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The Northern Lights may move farther south into the mainland U.S. this week

In this Sept. 15, 2017 photo provided by the U.S. Army Alaska, soldiers from Alpha Company, 70th Brigade Engineer Battalion, 1st Stryker Brigade Combat Team, 25th Infantry Division, based at Fort Wainwright, Alaska, conduct unscheduled field maintenance under the Northern Lights on a squad vehicle in preparation for platoon external evaluations at Donnelly Training Area, near Fort Greely, Alaska.
Charles Bierwirth
/
AP
In this Sept. 15, 2017 photo provided by the U.S. Army Alaska, soldiers from Alpha Company, 70th Brigade Engineer Battalion, 1st Stryker Brigade Combat Team, 25th Infantry Division, based at Fort Wainwright, Alaska, conduct unscheduled field maintenance under the Northern Lights on a squad vehicle in preparation for platoon external evaluations at Donnelly Training Area, near Fort Greely, Alaska.

The Northern Lights may be visible in the mainland U.S. this week due to a strong geomagnetic storm, according to the National Oceanic and Atmospheric Administration.

The phenomenon, known scientifically as the aurora borealis, typically occurs closer to the North Pole, near Alaska and Canada.

But the storm could push the aurora lights farther south Thursday and Friday, and if weather conditions permit, could be seen in regions of Pennsylvania, Iowa and Oregon.

What happens during a geomagnetic storm?

During the storm, a coronal hole (the spots that appear black on the sun) prompts high winds, which in turn, trigger coronal mass ejections, or CMEs. A CME projects plasma and pieces of the sun's magnetic field into the atmosphere.

The storm started Sunday and is expected to peak Thursday to a G3 level — G5 is the highest measurement of the storm's intensity — and end Friday.

While multiple CMEs have been ejected from the sun, "most are expected to have little to no impact at Earth, however, at least four have potential Earth-directed components," the NOAA said.

What is an aurora?

The sun's activity is volatile, and in some cases, the disturbances are so strong they can pull the Earth's magnetic field away from our planet.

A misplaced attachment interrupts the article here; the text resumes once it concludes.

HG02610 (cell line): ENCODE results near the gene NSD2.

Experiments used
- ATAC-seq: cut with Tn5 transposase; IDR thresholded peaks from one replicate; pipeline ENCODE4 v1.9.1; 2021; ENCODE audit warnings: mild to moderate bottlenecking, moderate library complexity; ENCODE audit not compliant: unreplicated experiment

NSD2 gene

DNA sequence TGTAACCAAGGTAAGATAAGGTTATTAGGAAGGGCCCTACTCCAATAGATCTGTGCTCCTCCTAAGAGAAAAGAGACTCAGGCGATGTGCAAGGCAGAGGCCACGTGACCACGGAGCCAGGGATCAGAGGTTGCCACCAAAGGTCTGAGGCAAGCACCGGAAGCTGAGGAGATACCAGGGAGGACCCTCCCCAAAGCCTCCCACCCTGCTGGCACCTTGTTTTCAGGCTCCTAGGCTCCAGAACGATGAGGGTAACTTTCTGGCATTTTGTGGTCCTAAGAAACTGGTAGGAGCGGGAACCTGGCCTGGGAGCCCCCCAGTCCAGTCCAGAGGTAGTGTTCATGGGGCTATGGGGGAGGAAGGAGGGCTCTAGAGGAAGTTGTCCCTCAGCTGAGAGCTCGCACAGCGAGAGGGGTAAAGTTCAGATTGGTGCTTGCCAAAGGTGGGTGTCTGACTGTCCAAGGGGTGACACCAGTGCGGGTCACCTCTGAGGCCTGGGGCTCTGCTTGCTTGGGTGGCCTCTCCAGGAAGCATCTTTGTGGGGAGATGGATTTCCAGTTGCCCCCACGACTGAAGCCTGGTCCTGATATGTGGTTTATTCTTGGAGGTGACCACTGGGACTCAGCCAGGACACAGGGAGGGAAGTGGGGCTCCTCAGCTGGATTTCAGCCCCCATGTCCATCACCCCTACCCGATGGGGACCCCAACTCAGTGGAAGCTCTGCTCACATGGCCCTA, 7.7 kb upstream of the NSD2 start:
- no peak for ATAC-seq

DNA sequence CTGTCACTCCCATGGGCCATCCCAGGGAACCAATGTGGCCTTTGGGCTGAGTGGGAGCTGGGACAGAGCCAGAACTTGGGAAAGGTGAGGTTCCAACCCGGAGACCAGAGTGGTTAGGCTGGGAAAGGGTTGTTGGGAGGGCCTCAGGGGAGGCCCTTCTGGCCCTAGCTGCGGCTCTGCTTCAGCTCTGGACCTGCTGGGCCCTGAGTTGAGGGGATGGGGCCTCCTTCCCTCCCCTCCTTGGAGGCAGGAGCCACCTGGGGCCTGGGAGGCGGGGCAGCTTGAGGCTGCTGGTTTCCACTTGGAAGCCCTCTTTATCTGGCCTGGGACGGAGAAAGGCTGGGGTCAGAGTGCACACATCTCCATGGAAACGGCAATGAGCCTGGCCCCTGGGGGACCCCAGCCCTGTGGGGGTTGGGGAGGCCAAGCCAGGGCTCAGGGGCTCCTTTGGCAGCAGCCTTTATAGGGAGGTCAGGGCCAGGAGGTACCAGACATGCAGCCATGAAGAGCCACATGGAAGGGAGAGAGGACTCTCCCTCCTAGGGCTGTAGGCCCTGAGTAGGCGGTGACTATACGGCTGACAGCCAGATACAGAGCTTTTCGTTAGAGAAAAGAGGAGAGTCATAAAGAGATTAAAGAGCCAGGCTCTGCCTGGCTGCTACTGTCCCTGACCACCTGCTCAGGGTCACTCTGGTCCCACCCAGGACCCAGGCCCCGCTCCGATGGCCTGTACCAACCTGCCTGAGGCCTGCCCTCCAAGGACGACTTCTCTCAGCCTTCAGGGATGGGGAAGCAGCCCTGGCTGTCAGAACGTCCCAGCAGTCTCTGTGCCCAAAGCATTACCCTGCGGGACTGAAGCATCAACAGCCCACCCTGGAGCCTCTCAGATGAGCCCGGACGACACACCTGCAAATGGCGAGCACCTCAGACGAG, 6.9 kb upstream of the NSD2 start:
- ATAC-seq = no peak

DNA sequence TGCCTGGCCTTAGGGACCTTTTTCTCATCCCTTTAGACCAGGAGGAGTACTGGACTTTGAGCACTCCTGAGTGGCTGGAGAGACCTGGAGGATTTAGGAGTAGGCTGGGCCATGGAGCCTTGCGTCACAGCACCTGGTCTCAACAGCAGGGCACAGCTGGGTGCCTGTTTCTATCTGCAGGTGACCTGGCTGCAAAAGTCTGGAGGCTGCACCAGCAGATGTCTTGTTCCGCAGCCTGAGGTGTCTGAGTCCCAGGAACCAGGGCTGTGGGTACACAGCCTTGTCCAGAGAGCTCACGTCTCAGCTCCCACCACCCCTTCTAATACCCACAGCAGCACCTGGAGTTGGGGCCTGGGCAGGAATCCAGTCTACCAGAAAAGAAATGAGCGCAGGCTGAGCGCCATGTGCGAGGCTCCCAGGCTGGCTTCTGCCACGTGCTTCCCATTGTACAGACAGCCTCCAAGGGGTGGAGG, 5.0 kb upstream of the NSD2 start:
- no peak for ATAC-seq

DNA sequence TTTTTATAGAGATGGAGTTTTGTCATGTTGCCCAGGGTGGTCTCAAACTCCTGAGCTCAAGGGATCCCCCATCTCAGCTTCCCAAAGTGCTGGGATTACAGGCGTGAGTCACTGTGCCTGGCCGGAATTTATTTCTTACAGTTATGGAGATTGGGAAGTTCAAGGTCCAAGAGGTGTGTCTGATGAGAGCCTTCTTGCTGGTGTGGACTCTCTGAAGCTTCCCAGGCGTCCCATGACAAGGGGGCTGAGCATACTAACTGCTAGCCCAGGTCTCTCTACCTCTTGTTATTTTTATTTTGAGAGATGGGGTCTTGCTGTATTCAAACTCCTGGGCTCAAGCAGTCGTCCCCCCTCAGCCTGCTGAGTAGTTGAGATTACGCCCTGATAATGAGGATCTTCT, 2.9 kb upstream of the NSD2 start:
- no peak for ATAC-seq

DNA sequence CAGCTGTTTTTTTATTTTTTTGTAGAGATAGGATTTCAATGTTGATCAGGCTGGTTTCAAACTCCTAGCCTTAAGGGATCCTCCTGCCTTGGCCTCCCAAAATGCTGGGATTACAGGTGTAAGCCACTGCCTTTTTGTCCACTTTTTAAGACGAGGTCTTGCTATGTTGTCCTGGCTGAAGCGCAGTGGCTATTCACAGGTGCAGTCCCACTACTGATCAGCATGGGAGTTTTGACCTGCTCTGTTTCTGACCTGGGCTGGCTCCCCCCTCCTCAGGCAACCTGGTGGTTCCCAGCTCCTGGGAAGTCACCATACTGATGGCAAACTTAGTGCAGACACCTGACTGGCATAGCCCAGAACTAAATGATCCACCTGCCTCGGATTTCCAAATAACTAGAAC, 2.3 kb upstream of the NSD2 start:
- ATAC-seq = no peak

But, like a taut rubber band when it's released, the magnetic field snaps back, and the force of that recoil creates powerful ripples known as Alfvén waves about 80,000 miles from the ground. As those waves get closer to Earth, they move faster thanks to the planet's magnetic pull.

Sometimes electrons hitch a ride on these superfast Alfvén waves, reaching speeds as high as 45 million miles per hour as they hurtle downward.

"Think about surfing," said Jim Schroeder, an assistant physics professor at Wheaton College who has led research on the process. "In order to surf, you need to paddle up to the right speed for an ocean wave to pick you up and accelerate you, and we found that electrons were surfing. If they were moving with the right speed relative to the wave, they would get picked up and accelerated.

When the electrons reach Earth's thin upper atmosphere, they collide with nitrogen and oxygen molecules, sending them into an excited state. The excited electrons eventually calm down and release light, which is what we see as the aurora.

How to view the aurora

You don't need any special equipment to see auroras.

  • Pick a spot where there is little light pollution.
  • Get to a higher elevation if possible.
  • Check the forecast for signs of clouds or precipitation, which could block your view.
  • Scan the skies — while northern is in the name, they can appear from all directions.
  • Copyright 2022 NPR. To see more, visit https://www.npr.org.

    Ayana Archie